2. Natural and Synthetic Mixes
Helps to bind other wools like mohair, and prevents shrinking, which makes this wool perfect for socks and gloves.
Speciality Wools with Textual Effects
Made up of cotton and synthetics, and best suited for plain-knitted garments for adults, hats and scarves.
2. Slubby Wool
Can make unusual accessories and outerwear jackets.
3. Tweed Wool
Most traditional in fishermen's jumpers.
Here is a chart of different types of wool weight, what they can knit and what needles you should use.
And here is a breakdown of knitting with different weights of wool:
- Lace/2-ply is extremely light and produces a very fine knit. If needed, a slightly larger needle can produce a more open knit.
- Superfine/3-ply/Baby requires very thin needles
- Fine/4-ply/Sport/Baby this uses slightly larger needles than superfine, making it more comfortable to knit with.
- Double Knitting/Light Worsted/5-ply/6-ply slightly thicker than using fine and knits up quickly.
- Aran/Medium/Worsted/Afghan/12-ply commonly uses 5mm needles, and it is not heavy at all.
- Bulky/Chunky/Craft/Rug/14-ply makes great outerwear and hats.
- Super Bulky/Super Chunky/Bulky/Roving/16-ply + this is ideal for beginners as mistakes are easily seen.
1. Needle Size is represented by two needles that are crossed, and underneath it will be written what needles the wool requires. For example, double knitting wool usually requires needles that are 4mm.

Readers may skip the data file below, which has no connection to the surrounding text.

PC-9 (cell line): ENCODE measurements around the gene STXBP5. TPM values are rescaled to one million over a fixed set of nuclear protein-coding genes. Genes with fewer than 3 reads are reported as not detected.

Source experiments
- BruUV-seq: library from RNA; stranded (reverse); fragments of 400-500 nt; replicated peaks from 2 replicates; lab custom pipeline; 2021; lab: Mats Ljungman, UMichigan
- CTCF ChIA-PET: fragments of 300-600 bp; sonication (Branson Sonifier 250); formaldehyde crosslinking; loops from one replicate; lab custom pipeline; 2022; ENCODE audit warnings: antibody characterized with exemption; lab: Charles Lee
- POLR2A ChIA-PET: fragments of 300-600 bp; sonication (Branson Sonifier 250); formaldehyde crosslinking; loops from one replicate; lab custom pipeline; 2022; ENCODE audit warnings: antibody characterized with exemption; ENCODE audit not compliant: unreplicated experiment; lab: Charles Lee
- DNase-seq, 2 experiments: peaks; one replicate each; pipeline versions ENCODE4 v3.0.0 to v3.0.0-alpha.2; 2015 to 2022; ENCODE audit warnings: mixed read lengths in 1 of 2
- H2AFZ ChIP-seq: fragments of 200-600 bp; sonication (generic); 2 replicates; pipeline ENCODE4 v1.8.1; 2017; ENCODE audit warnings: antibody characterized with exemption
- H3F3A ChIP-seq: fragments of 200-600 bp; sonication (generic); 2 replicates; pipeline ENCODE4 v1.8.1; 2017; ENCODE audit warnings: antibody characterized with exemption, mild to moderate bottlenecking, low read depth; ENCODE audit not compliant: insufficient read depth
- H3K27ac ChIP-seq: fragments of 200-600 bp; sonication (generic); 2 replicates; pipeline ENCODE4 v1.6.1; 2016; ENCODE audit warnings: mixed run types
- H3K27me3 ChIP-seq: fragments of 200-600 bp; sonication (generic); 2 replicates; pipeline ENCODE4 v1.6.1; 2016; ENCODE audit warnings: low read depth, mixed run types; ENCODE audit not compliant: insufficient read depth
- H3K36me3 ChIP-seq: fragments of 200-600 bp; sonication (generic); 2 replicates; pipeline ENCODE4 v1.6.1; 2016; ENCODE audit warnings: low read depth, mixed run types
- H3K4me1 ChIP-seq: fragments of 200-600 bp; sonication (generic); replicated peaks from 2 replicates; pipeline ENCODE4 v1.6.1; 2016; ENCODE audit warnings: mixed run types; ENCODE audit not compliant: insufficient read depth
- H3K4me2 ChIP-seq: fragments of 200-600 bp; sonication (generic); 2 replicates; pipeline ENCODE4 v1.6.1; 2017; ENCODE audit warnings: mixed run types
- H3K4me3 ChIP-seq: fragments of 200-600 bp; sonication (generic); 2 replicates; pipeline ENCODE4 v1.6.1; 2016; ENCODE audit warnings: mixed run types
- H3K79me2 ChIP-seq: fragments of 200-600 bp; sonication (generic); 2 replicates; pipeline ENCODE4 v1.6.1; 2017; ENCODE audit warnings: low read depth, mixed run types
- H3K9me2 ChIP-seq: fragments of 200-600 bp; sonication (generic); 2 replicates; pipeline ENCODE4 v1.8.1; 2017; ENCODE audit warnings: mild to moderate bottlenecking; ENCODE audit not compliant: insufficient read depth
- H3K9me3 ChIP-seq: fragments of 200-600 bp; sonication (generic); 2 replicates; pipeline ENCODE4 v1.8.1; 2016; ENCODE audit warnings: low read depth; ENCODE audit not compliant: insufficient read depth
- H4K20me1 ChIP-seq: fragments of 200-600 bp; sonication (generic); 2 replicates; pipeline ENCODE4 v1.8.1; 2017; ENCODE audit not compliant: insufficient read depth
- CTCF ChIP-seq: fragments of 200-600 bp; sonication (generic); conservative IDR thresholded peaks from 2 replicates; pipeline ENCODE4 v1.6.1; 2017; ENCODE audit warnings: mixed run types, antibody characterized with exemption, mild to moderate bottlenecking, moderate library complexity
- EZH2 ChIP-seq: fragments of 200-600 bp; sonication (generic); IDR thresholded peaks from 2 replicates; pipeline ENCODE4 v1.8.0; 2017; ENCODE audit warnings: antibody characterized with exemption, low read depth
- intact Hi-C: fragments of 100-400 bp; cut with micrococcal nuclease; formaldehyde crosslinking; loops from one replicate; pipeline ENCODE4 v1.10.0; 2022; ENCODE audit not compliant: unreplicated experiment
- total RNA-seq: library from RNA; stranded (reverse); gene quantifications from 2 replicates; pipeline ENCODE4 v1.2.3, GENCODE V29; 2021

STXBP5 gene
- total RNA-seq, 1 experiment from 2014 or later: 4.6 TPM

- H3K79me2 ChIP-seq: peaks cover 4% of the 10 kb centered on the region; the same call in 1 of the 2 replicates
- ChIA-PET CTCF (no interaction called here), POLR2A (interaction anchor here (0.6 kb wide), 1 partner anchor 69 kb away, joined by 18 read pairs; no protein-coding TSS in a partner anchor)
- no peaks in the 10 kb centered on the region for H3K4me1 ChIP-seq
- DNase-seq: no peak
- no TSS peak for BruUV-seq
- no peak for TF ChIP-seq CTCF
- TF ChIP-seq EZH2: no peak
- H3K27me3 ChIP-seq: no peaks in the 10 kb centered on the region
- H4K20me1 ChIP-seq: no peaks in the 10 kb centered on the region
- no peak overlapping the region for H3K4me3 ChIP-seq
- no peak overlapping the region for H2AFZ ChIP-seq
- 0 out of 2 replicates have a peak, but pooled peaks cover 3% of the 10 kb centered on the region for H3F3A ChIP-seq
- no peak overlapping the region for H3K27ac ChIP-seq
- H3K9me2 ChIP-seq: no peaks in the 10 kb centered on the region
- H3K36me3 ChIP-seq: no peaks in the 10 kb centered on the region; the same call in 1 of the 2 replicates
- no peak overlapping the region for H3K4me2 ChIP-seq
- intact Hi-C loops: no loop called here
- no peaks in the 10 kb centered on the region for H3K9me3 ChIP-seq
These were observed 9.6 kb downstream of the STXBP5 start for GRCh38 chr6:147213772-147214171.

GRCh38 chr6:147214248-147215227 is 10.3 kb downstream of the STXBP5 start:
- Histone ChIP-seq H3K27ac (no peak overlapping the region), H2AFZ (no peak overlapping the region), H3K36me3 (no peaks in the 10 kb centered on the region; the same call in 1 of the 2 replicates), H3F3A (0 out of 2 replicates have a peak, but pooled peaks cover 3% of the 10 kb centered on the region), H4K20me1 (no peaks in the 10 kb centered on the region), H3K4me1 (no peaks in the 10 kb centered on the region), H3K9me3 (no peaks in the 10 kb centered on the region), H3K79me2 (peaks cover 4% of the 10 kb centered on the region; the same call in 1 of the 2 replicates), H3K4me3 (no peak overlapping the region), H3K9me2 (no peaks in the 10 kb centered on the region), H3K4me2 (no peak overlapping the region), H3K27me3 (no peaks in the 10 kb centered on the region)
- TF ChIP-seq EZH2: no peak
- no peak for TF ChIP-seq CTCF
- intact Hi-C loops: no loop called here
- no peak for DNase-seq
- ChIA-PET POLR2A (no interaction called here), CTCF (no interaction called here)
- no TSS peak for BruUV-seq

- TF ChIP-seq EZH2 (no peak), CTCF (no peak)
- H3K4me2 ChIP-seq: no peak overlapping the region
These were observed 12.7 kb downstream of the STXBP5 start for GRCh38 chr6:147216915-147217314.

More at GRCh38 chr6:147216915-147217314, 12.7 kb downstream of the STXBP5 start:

2. Tension is the square grid that is usually next to the needle size. It is a 10x10cm square, which is used as a test square. What this means, is that you should always knit out a tension test square to make sure the wool knits how you want it to. It will usually tell you how many stitches and how many rows you should do for your test square.
3. Shade colour is written near the barcode, and it will say 'SHADE' with the number next to it. This will help you if you haven't bought enough wool and need to buy more. You should always make a note of the type of wool, the brand and shade number.
4. Dye lot number is the same as shade colour and should be next to each other. This works the same as the shade colour.
5. Wash and dry instructions are always written on the label. There are usually instructions next to the image; for example, a square with 30c inside it means the wool needs to be washed on a cold wash. A P in a circle means it can be dry cleaned, a square with a circle and dot inside it means that it needs to be tumble dried cold. An iron with one dot means iron on a low heat, 2 dots means iron on a medium heat.
- This label tells you the shade (21386) and lot number (51438). Keep hold of this information, as it will come in handy, especially if you didn't buy enough yarn and need to buy more. It will ensure that you get the exact same colour yarn.
- Care instructions state that you should hand wash with similar colours, dry press only, it can be dry cleaned and you should avoid bleach.
- The other side of the label tells you to use size 3.5 or 4mm knitting needles. It also shows you what the tension should be: 27 rows and 20 stitches = a 10x10 cm square.
(Tension is how tightly/loosely you should knit. You should always knit a tension square before beginning a project. To do a tension square, follow the directions on the label; cast on 20 stitches and knit 27 rows. If that square measures to be a 10x10cm square, you have the correct tension.)
Here are some other yarn labels I've used as examples:
Care Instructions - Please click this link for a full assortment of care instructions for various fabrics and yarn.
- Choosing your needles
Choosing your needles depends on your wool; if your wool recommends 4mm needles, you should use 4mm needles. However, you can choose your needle size and then choose your wool, but this method can be quite restricting.
Knitting needles are made out of wood, bamboo, plastic or metal, so choose which ever feels more comfortable in your hands. I tend to use plastic or metal.